Fugacis, Zachari Proulx’s debut feature film, premiered at Metro Cinema on Jan. 30. And it was wild. The Edmonton-born filmmaker, who directed, wrote, and edited the piece, has created a film that is equal parts Donnie Darko, Pineapple Express, and Videodrome. As the lights went down, Proulx’s production launched into an otherworldly mindscape with the profound statement: “Let’s get trippy.”
The dark comedy depicts two young acid dealers, Rimon (Tom Tunski) and Darrien (David Madawo), on a hallucinogenic search for the penultimate psychedelic drug, Opus, while they navigate cyclical timelines, ruinous romances, and the dark sides of their psyche. Opus and its hilarious dealer Fuggy, played by Proulx, reveal the ‘Truth.’ This ‘Truth’ follows the Nietzschean concept of destroying illusions and the characters’ egos along with it.
The metaphysical film often morphs into an art piece that favours the abstract over the narrative, particularly during scenes that feature Rimon’s love interest, Damean, played by Cassie Hyman. The two characters spend the film rescuing each other from personal lysergic demons: The first time they interact, Rimon must pull Damean out of a grave.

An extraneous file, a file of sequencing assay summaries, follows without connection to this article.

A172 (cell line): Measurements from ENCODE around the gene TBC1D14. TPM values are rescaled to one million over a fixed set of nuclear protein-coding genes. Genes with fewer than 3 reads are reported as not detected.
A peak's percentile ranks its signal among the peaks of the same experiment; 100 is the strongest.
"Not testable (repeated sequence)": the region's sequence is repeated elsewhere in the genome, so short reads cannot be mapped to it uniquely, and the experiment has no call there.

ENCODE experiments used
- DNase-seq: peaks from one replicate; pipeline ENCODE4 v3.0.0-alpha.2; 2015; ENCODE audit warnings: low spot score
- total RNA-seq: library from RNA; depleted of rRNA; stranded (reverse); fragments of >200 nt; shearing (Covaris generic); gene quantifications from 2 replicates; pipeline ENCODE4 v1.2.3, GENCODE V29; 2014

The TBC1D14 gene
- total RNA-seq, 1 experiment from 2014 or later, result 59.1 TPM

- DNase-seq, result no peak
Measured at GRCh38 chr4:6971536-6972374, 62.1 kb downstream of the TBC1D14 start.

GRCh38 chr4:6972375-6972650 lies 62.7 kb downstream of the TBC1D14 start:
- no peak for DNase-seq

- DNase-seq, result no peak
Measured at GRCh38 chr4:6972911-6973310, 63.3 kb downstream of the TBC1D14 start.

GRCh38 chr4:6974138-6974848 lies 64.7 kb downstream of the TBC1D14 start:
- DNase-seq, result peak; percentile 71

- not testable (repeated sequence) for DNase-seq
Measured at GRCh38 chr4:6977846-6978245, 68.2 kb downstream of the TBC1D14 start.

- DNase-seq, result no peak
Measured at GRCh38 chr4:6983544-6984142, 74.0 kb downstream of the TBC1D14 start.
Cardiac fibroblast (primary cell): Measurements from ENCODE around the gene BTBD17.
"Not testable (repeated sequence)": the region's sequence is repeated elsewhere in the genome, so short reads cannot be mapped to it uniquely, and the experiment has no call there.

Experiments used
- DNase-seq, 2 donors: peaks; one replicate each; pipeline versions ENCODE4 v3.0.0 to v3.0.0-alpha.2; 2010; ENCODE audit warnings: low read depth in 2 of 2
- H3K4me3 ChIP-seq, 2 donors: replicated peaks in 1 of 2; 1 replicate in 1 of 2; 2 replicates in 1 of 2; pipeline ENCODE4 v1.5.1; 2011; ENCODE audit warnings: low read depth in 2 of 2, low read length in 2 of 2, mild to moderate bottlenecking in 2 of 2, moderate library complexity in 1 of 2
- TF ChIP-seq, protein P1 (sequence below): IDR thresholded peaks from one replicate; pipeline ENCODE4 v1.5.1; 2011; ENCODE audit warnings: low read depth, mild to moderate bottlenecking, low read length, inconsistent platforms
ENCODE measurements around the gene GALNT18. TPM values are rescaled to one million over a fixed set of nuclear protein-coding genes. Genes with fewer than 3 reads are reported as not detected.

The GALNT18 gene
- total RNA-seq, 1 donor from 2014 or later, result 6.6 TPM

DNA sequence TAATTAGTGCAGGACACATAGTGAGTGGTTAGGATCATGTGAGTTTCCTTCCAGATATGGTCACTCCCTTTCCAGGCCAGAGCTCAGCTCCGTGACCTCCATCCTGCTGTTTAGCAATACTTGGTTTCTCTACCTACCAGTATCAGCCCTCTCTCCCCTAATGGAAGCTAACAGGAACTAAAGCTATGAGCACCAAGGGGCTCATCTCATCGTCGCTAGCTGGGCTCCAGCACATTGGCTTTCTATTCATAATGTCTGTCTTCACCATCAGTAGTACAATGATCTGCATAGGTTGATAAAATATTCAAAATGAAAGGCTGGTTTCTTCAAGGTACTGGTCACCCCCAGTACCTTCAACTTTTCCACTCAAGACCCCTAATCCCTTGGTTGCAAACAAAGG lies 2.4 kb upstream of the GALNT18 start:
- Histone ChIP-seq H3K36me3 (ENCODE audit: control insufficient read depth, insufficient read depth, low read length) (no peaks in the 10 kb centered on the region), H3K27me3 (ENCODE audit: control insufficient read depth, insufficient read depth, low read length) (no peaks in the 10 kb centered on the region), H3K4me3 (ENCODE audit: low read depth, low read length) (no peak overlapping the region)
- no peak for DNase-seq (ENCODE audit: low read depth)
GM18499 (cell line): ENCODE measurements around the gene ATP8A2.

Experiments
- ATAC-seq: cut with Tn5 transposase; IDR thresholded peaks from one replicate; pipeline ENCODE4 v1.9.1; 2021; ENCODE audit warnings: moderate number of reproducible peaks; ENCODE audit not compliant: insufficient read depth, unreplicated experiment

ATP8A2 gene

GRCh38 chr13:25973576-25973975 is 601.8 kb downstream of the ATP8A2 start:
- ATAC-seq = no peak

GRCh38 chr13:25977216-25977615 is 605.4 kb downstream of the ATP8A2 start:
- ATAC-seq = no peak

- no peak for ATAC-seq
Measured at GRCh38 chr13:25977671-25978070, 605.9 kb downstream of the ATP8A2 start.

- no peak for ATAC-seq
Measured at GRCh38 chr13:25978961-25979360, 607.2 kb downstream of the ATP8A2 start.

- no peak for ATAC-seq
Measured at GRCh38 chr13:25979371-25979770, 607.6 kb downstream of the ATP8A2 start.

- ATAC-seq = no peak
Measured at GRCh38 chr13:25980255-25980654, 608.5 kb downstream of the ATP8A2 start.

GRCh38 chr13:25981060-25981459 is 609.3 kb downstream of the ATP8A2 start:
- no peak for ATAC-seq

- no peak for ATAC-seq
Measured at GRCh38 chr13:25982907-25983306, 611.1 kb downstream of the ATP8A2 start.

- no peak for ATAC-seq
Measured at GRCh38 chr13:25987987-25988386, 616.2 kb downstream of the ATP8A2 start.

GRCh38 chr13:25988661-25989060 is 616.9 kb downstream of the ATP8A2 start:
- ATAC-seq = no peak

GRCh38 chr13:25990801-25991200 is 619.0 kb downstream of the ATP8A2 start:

The film is encapsulated in an ouroboros; events occur simultaneously, but the characters’ chronologies are linear, causing a mind-warping effect on the film’s narrative. Proulx uses these voyeuristic moments where the characters are watching themselves to stress the inevitability of narrative, dashing out any concept of free will the film is paradoxically implied to have.
One of the film’s standouts is the soundtrack by sid the squirrel, an otherworldly soundscape rife with horrific intensity. This distorted soundtrack creates an atmosphere that allows Fugacis to thrive, causing a sonic effect akin to the movie’s striking visuals.
Proulx’s long time love of mind-alteration initially inspired the piece.
“It’s based on experiences with … psychedelics and the meaning of life,” Proulx says, who, along with the rest of the cast and crew, donated countless hours to the production.
Drugs and film have always gone hand in hand for Proulx. The first time he took LSD, he watched The Big Lebowski.
“I just remember becoming conscious of Steve Buscemi’s face,” Proulx says when asked about the experience.
But Proulx intends for Fugacis to be something more than a film to watch while tripping out. He aims to change lives and perspectives with the piece.
“If you’ve ever done something that’s changed your life, one of the first things you want to do is share it with people.”
Fugacis’ themes of seeking out the truth above all else have always been present in Proulx’s life. The director was accepted into a Toronto film school but dropped out due to a fundamental clash with the school’s values.
“They were more about pushing their own agenda … They wanted stuff on topical issues,” Proulx says, whereas he prefers to create movies that he feels he can give “a soul” to.
Above all, Proulx hopes this film will encourage others in his life to take a chance on something.
“Having a dream … It’s inspiring to other people. Why limit yourself? Why not see what will happen?” Proulx says,